Regarding the news of four black teens in Chicago livestreaming their kidnapping and torturing of a white, special-needs youth, CNN’s Don Lemon argued that it wasn’t evil, but rather “bad parenting”.

While I vehemently disagree with Don regarding the issue of evil, his point about bad parenting is worth looking at deeper.

As previously reported on Intellectual Takeout, Chicago has a horrendous black-on-black murder problem. The latest data officially released by the Chicago Police is from 2011. It indicates that 75% of those murdered were Black and 71% of those who committed murder were Black. Furthermore, over half of offenders were aged between 17 and 25. Of the victims, 46% were between the ages of 17 and 25. So, not only is Black-on-Black crime an enormous problem, but it is actually young Blacks killing other young Blacks.

So what is the cause? Poverty? Racism? Bad parenting?


Let’s take a look at poverty in Chicago first. WBEZ, Chicago’s public media station, provides an interesting chart comparing poverty between races in Cook County:

As you can see, while there are more Blacks living in poverty, the percentage is not terribly larger than the percentage of Hispanics in poverty.  According to the latest report by the Cook County Department of Public Health (CCDPH),

“There were racial differences in poverty levels within the CCDPH jurisdiction. Less than 5% of Whites in the CCDPH jurisdiction were at or below the federal poverty level, whereas 16.7% of African Americans (AAs) and 14.0% of Hispanics lived in poverty.

The South District had the greatest percentage of people of different races/ethnicities in poverty: 13.7% of Asians, 17.8% of AAs, and 19.3% of Hispanics were at or below the federal poverty level. The North district had the lowest percentage of people in poverty but the greatest disparity, 16.5% of AAs compared to 3.5% of Whites.”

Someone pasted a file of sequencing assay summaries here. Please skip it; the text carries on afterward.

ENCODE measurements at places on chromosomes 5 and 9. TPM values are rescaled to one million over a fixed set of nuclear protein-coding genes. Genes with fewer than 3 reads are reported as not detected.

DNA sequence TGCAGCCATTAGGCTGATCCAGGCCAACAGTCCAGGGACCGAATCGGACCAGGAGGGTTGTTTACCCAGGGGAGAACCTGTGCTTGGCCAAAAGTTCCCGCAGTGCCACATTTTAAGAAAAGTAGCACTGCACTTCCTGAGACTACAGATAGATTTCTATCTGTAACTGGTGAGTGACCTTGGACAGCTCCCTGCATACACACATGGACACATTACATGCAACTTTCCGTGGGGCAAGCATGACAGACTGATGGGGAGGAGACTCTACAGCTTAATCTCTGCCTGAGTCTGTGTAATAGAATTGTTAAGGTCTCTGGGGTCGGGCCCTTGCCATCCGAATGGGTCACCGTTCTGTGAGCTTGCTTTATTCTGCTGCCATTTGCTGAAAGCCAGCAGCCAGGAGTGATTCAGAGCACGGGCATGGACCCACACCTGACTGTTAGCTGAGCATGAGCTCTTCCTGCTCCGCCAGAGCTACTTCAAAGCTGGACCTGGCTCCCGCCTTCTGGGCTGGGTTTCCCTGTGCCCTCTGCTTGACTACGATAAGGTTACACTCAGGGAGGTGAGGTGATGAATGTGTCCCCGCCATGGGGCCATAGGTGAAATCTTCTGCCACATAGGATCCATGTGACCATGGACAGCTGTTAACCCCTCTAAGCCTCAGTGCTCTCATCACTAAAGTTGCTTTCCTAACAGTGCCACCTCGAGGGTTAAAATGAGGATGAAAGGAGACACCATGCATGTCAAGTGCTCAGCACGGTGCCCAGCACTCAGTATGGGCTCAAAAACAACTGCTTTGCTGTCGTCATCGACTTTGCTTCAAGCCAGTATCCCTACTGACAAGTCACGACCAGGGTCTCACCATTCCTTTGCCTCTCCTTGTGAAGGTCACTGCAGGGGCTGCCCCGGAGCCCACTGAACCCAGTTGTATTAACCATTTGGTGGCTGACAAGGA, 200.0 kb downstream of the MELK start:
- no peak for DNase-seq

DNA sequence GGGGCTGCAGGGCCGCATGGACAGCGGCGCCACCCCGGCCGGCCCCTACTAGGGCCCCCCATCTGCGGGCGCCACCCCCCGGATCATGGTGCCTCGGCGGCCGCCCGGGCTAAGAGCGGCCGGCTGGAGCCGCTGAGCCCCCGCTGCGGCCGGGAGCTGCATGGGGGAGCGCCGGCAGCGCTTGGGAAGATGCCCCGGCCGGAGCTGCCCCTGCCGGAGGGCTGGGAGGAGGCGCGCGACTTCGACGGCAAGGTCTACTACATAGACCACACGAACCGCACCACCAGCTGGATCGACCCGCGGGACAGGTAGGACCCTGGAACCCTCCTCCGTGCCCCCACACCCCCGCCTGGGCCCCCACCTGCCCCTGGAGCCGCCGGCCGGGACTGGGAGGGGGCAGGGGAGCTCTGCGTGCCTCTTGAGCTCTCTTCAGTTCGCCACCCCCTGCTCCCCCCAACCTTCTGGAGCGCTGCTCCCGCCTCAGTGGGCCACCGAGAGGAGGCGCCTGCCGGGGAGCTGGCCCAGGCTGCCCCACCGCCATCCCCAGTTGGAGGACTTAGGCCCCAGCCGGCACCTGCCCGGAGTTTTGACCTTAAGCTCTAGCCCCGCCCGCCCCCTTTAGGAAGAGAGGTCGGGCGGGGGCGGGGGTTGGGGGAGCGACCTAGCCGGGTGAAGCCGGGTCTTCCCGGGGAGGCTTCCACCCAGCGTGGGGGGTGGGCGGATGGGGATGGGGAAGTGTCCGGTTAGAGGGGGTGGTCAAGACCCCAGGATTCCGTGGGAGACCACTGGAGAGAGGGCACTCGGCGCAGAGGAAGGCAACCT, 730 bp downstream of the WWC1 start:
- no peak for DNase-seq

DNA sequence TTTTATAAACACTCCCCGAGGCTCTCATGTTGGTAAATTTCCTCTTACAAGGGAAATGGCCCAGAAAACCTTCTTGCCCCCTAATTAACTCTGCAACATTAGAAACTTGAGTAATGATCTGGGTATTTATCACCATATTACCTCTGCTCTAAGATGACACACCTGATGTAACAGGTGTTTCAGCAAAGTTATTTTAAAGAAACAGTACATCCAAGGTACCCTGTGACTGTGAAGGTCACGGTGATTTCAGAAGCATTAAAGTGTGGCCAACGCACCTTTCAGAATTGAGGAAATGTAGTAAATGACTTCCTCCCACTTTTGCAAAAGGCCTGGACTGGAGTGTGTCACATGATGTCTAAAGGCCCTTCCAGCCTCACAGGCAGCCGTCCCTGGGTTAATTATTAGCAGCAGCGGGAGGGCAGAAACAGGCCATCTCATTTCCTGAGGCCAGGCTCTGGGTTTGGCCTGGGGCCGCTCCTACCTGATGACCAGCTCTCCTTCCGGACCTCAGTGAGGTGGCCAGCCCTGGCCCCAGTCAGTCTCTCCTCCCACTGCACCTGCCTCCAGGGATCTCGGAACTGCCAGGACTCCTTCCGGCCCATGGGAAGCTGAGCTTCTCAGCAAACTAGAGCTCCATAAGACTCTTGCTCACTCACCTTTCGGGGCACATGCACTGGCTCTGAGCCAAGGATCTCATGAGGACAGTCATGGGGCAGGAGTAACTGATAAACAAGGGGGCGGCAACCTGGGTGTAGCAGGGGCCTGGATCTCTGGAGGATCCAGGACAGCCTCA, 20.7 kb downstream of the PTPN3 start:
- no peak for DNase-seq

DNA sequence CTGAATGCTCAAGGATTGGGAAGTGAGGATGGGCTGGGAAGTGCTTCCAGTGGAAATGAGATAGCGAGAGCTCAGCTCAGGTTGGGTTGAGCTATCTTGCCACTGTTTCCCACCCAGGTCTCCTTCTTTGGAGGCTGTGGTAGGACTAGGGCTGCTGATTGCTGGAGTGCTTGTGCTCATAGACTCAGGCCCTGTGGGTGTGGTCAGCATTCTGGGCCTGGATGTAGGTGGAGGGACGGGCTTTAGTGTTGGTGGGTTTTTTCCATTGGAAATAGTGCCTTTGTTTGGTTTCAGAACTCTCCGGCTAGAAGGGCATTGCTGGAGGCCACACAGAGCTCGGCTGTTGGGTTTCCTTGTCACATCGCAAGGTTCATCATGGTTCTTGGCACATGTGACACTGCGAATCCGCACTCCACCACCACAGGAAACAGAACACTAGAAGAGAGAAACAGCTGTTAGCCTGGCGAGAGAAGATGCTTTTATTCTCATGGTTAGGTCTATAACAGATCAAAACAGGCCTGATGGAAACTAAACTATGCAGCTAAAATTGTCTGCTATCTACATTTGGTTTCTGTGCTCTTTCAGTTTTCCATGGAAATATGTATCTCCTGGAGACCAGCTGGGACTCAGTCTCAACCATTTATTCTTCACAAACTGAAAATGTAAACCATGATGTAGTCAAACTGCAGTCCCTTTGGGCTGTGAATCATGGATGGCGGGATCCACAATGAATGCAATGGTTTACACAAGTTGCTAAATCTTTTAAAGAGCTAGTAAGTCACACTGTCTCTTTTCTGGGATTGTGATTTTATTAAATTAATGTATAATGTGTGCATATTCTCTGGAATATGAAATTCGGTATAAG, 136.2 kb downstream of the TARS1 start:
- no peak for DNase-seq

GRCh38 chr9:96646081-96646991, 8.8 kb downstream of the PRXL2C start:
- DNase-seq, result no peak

Below is a comparison of race and poverty provided by the Cook County Department of Public Health.

So if there is only a marginal difference between the rates of poverty for Blacks (17%) and Hispanics (14%), why is it that Blacks are disproportionately responsible for the homicides in Chicago? The statistics on poverty cast serious doubt on the popular narrative that poverty causes crime. Casting further doubt on the narrative is the fact that far more Asians are in poverty than Whites, yet Asians are the least represented group committing homicides.


One cannot, in good faith, argue that poverty is causing crime in Chicago as both Hispanics and Blacks have nearly the same rates of poverty, but massively divergent rates of homicide. But what about Racism?

Again, a person could look at the rates of poverty amongst Hispanics and Blacks and argue that something is holding both minorities in poverty. Yet, when it comes to Asians, their rates of success seem to diverge greatly from both Blacks and Hispanics. Why does one minority fare better than another? Does a White society hold down races differently? Perhaps.

Additionally, though, it doesn’t quite explain why Blacks are committing so much crime against fellow Blacks. One could understand violence against the oppressors or even other minorities, but it doesn’t seem logical for an oppressed minority to vent its frustrations against itself unless there is a high level of self-hate. And, again, why is it that Hispanics who also may be oppressed by systemic racism aren’t committing the same levels of violence either against others or against themselves? The deeper cultural roots for Blacks, as a result of slavery and segregation, could be playing a strong role.

Still, while the narrative of systemic racism could be explored much, much further based on the data and considerations listed above, it doesn’t seem to fully answer why Blacks are committing so much more violence than other peoples of color, especially against their own people.